Check the following spaces for signs of mold:

  • Attic spaces

  • Basements

  • Crawl spaces

  • Under kitchen and bathroom sinks

  • Near plumbing pipes

  • Near windows, especially windows that leak on rainy days

  • Around ductwork

  • Behind appliances, including refrigerators, washing machines, or dishwashers

  • Areas recently exposed to water from leaks or other water damage

What Does Black Mold Look Like?

When you start your inspection, you may wonder if you’ve stumbled across toxic black mold, mildew, or dirt. Black mold is typically dark in color, either black, dark green, dark brown, or dark orange. It may also have small white spots. Black mold is usually more substantial than other types of mold, with a fuzzy appearance.

Use Your Nose

You might smell black mold before you see it. If you walk into a room or open a cabinet and smell a musty, earthy smell, you may have black mold in the area. It can have a mildew smell or smell like rotting vegetables. If you smell mold but don’t see it, it could lurk in hidden places, like in the drywall, and may be the result of an unknown leak.

Buy a Testing Kit to Confirm the Presence of Mold

Once you’ve done a visual inspection, it’s time to test any discolored spots with a mold testing kit. These kits are available at home improvement stores and cost between $10 and $50. Some test kits are usable on surfaces, while others test indoor air.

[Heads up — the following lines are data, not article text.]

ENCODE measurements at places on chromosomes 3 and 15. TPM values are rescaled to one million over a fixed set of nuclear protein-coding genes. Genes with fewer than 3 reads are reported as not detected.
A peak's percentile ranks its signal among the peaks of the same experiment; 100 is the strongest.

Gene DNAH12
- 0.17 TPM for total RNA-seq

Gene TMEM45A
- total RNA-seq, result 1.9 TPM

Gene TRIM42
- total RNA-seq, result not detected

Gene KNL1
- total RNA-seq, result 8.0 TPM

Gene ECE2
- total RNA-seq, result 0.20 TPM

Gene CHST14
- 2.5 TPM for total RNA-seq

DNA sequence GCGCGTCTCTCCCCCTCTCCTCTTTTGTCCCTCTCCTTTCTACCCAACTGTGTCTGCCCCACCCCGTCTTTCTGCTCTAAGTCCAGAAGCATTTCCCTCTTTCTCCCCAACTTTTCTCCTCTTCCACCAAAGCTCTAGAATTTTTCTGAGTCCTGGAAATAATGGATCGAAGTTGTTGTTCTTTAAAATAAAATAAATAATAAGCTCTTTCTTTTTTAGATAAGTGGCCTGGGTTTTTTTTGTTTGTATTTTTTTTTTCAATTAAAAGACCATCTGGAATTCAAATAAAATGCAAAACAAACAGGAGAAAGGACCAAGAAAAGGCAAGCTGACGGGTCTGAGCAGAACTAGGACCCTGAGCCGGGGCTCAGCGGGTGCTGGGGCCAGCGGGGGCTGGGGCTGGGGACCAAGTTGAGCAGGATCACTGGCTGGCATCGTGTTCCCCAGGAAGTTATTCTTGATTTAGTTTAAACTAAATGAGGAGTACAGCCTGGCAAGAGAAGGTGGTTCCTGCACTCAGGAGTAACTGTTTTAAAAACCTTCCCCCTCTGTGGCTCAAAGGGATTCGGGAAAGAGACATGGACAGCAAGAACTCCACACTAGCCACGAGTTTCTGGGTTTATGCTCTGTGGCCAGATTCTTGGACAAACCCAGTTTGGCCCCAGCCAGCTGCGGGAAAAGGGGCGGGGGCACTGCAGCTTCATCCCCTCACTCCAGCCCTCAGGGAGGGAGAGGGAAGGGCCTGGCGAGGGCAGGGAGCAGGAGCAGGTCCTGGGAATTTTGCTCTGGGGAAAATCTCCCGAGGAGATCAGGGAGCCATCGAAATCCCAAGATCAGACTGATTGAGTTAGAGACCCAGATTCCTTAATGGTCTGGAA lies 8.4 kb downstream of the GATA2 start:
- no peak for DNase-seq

However, these tests will tell you if you have mold but not what type. To determine the species to see if you have black mold, you’ll have to send your sample out for lab testing, following the instructions provided by the kit. Be sure to wear gloves and a mask when testing for mold to avoid skin exposure and inhalation of spores.

DIY Mold Tests

If you need to determine whether or not you have black mold in your home, another option is to perform a DIY test before hiring a mold removal specialist for a more in-depth inspection. To test whether the spot you see is mold or dirt:

  • Combine 1 part bleach with 16 parts water.

  • Dip a cotton swab into the diluted bleach.

  • Swipe the affected area with the swab.

  • If it’s mold, the area will start to lighten right away. 

Mold also returns after cleaning it, so if you’ve cleaned what you thought was dirt and the spot returns, it is likely mold.

How to Prevent Black Mold

No one wants to deal with a surprise case of black mold, so prevent the risk of it growing undetected by controlling water and humidity levels around the house.

Repair Leaks Quickly

Leaks are a common cause of black mold. Even if you find black mold and clean the area thoroughly, mold will return without fixing the root of the problem. A seemingly small leak can create a comfortable environment for black mold to grow, which is why it’s essential to manage water damage quickly.